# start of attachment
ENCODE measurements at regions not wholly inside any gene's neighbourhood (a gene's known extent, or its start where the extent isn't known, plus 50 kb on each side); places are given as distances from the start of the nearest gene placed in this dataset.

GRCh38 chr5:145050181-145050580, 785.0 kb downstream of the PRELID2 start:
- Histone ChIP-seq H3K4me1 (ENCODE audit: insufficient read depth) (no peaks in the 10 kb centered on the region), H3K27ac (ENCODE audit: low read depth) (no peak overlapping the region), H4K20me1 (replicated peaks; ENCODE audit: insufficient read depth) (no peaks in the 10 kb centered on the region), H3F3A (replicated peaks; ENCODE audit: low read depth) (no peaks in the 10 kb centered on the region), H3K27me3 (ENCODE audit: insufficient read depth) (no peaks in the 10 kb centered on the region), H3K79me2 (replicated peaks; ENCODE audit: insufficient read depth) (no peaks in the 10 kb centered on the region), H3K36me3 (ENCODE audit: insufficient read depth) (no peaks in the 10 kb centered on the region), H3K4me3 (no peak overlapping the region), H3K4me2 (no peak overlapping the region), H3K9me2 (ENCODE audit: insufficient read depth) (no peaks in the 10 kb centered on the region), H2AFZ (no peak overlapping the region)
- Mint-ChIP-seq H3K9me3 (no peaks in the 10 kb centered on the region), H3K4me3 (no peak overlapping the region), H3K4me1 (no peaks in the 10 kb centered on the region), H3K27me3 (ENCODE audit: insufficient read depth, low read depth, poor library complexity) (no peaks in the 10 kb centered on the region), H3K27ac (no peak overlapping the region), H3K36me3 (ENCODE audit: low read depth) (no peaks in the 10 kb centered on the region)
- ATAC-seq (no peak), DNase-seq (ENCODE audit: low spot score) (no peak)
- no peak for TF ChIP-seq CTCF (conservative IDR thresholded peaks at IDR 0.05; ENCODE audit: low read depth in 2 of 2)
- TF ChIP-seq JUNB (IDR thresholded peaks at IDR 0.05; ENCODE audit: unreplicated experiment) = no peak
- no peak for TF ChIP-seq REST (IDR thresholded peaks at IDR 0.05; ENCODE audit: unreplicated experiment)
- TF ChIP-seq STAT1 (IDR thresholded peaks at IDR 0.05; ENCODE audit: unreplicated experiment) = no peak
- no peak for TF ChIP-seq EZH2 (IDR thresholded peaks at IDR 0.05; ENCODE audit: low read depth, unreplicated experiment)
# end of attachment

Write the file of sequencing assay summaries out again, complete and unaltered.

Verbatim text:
ENCODE measurements at regions not wholly inside any gene's neighbourhood (a gene's known extent, or its start where the extent isn't known, plus 50 kb on each side); places are given as distances from the start of the nearest gene placed in this dataset.

GRCh38 chr5:145050181-145050580, 785.0 kb downstream of the PRELID2 start:
- Histone ChIP-seq H3K4me1 (ENCODE audit: insufficient read depth) (no peaks in the 10 kb centered on the region), H3K27ac (ENCODE audit: low read depth) (no peak overlapping the region), H4K20me1 (replicated peaks; ENCODE audit: insufficient read depth) (no peaks in the 10 kb centered on the region), H3F3A (replicated peaks; ENCODE audit: low read depth) (no peaks in the 10 kb centered on the region), H3K27me3 (ENCODE audit: insufficient read depth) (no peaks in the 10 kb centered on the region), H3K79me2 (replicated peaks; ENCODE audit: insufficient read depth) (no peaks in the 10 kb centered on the region), H3K36me3 (ENCODE audit: insufficient read depth) (no peaks in the 10 kb centered on the region), H3K4me3 (no peak overlapping the region), H3K4me2 (no peak overlapping the region), H3K9me2 (ENCODE audit: insufficient read depth) (no peaks in the 10 kb centered on the region), H2AFZ (no peak overlapping the region)
- Mint-ChIP-seq H3K9me3 (no peaks in the 10 kb centered on the region), H3K4me3 (no peak overlapping the region), H3K4me1 (no peaks in the 10 kb centered on the region), H3K27me3 (ENCODE audit: insufficient read depth, low read depth, poor library complexity) (no peaks in the 10 kb centered on the region), H3K27ac (no peak overlapping the region), H3K36me3 (ENCODE audit: low read depth) (no peaks in the 10 kb centered on the region)
- ATAC-seq (no peak), DNase-seq (ENCODE audit: low spot score) (no peak)
- no peak for TF ChIP-seq CTCF (conservative IDR thresholded peaks at IDR 0.05; ENCODE audit: low read depth in 2 of 2)
- TF ChIP-seq JUNB (IDR thresholded peaks at IDR 0.05; ENCODE audit: unreplicated experiment) = no peak
- no peak for TF ChIP-seq REST (IDR thresholded peaks at IDR 0.05; ENCODE audit: unreplicated experiment)
- TF ChIP-seq STAT1 (IDR thresholded peaks at IDR 0.05; ENCODE audit: unreplicated experiment) = no peak
- no peak for TF ChIP-seq EZH2 (IDR thresholded peaks at IDR 0.05; ENCODE audit: low read depth, unreplicated experiment)